The 6-Part Recipe For Conversion Optimization With A/B Testing
“One accurate measurement is worth more than a thousand expert opinions.”
– Admiral Grace Hopper
If you don’t already use A/B testing to optimize your company’s website and convert more leads, you should definitely consider it. The color of a submit button has the potential to affect your business’s bottom line. If you use the optimal color, text, layout, and wording, more website visitors will convert to leads, eventually purchase, and even share news about your products.
The key is to let data, not hunches, drive your decisions.
What is A/B Testing?
A/B testing, or split testing, is the process of comparing the performance of two or more variations of something on your website to see which is better. A/B testing allows you to collect real time data from your website visitors and make manageable, incremental improvements to your website, without any major risks. Over time, these kinds of changes can significantly increase the profitability of your business’s online presence.
For example, you could test which font color in your Facebook like button results in more clicks:
After creating Variations A and B, you should split your website traffic to two separate pages, each with one of the variations. The button that gets the most clicks earns the position on your site.
Don’t be overwhelmed by the task. It sounds like a lot to accomplish if you don’t have a background in web development, but there are many site and plugins that do the heavy lifting for you and are easy to use.
A/B Testing Top Tips
Be sure to follow these best practices to avoid collecting erroneous data. Great data will inspire you to make informed changes to your site that your potential customers will love.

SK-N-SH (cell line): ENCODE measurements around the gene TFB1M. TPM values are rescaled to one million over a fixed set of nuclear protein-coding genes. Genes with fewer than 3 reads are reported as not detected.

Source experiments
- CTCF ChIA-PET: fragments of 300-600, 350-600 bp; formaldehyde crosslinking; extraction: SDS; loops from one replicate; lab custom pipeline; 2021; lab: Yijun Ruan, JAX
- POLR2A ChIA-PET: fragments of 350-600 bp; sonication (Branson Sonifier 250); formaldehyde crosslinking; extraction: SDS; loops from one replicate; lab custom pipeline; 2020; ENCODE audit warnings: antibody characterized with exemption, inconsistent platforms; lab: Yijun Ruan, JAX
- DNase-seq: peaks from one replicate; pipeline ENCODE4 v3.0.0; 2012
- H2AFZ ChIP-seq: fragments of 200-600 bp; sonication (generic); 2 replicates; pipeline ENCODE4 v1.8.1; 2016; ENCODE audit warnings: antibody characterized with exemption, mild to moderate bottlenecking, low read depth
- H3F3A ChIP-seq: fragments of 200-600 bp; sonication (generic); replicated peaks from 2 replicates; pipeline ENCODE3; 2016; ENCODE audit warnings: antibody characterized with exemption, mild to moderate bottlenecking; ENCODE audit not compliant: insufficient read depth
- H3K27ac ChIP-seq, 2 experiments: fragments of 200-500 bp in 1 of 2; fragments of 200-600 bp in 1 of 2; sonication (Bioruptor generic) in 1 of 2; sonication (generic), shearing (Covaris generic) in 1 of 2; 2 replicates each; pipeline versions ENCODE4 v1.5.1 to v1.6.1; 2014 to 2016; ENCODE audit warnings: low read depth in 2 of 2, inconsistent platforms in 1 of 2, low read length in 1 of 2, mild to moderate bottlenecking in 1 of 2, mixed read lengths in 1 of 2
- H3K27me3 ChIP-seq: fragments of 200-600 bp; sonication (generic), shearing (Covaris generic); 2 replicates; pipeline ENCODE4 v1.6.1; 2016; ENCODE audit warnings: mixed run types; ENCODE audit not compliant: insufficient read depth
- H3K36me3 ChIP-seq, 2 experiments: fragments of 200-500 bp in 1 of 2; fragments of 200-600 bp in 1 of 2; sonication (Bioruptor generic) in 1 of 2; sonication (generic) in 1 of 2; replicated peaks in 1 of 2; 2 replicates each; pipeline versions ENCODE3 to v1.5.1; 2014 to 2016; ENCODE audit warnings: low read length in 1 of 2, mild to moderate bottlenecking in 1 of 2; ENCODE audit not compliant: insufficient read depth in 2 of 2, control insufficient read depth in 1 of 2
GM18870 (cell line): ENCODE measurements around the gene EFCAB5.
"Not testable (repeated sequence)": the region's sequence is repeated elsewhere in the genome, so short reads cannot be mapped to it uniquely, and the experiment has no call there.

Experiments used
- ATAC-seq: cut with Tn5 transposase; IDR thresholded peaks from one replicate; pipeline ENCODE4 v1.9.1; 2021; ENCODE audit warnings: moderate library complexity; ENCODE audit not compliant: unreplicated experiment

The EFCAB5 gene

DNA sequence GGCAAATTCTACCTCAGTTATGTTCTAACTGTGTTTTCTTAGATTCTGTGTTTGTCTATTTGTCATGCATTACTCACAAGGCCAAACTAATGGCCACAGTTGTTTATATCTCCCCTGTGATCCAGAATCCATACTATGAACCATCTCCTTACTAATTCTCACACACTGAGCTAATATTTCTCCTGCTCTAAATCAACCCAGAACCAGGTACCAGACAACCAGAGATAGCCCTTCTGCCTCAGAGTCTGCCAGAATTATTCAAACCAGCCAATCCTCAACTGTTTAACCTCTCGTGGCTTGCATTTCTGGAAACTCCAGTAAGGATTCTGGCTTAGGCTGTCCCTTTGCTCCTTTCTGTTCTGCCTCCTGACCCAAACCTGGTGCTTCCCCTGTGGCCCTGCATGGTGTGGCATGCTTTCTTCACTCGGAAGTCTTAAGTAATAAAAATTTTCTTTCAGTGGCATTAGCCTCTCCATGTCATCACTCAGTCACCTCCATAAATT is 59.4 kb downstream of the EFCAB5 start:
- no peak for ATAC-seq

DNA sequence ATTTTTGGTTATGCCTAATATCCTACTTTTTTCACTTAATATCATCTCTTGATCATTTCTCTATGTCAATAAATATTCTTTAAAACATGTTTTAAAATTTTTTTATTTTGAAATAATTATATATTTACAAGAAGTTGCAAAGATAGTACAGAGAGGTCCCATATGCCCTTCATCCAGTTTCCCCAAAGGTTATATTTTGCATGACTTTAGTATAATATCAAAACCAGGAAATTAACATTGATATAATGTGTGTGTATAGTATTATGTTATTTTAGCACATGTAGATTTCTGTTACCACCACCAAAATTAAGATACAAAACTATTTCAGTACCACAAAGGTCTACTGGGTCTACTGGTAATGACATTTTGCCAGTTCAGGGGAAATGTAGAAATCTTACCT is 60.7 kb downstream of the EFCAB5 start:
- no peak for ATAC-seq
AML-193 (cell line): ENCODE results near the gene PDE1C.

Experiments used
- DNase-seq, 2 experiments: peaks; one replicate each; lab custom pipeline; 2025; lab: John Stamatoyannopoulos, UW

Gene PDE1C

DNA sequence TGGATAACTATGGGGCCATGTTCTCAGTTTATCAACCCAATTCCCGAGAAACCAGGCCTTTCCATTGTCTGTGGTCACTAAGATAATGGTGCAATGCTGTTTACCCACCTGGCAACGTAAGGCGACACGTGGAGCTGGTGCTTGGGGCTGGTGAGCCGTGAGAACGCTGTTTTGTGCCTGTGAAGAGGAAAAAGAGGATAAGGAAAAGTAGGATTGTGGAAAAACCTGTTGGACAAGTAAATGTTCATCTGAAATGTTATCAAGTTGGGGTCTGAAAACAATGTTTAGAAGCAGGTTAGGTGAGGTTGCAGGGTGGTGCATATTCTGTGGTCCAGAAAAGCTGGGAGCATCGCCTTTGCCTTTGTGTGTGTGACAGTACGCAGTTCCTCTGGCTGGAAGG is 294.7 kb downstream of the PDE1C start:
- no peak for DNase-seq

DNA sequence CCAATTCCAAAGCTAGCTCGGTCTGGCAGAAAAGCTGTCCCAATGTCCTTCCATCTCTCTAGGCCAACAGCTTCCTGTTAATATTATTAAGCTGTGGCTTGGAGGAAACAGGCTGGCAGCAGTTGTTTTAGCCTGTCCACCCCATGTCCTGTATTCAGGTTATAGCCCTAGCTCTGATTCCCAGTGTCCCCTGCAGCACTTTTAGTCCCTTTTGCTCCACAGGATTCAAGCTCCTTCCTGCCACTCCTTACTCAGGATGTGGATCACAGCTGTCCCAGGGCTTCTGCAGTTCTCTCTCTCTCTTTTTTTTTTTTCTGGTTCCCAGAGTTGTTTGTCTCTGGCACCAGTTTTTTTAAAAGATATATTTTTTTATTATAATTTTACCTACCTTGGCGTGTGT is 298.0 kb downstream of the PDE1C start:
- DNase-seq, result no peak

- Have enough traffic before A/B testing. The larger your sample size the more accurate your data. If you get 15 visitors per month on your site, the results of A/B testing are not going to be statistically relevant. By the same token, you don’t have to wait until you have 10,000 monthly visitors to start. (Here is a sample size calculator if you’re comfortable with statistics and interested in a definite number.)
- Run the test for long enough. It takes time to collect great data. Any amount of time between a week and a month is reasonable. Depending on how much traffic your site gets, this should be enough time to get enough views.
- Have a plan and document the details. You’ll thank yourself months from now, when you want to look back on your first few experiments to remind yourself of the results or to be sure you’re not performing redundant tests. Record what you’re testing, the goal of the test (called KPI), and which variation you think will perform best.
- Have a control group and a test group. If you want to improve an existing CTA, don’t create and test two new versions of it at once. Keep the original as your “control” and test one new version with just one change (e.g. button color or font).
- Don’t use too many variations at once. If you create variations A through E and test them all at once, you will not be able to squeeze any meaning out of the data. Keep it simple, especially if you’ve just begun A/B testing. Once you have a significant amount of traffic, you can create more than two variations per test.
- Feel free to combine A/B testing with other methods of improving your pages (e.g. Crazy Egg).
For WordPress sites that engage in inbound marketing, definitely check out WordPress Calls to Action, WordPress Landing Pages, and WordPress Leads. These tools have built-in, easy to use A/B testing capabilities and work synergistically to boost your inbound marketing efforts.
If you are wondering how to improve the copy on your website to increase conversion in general, read these copywriting tips: Breaking Down Words That Convert.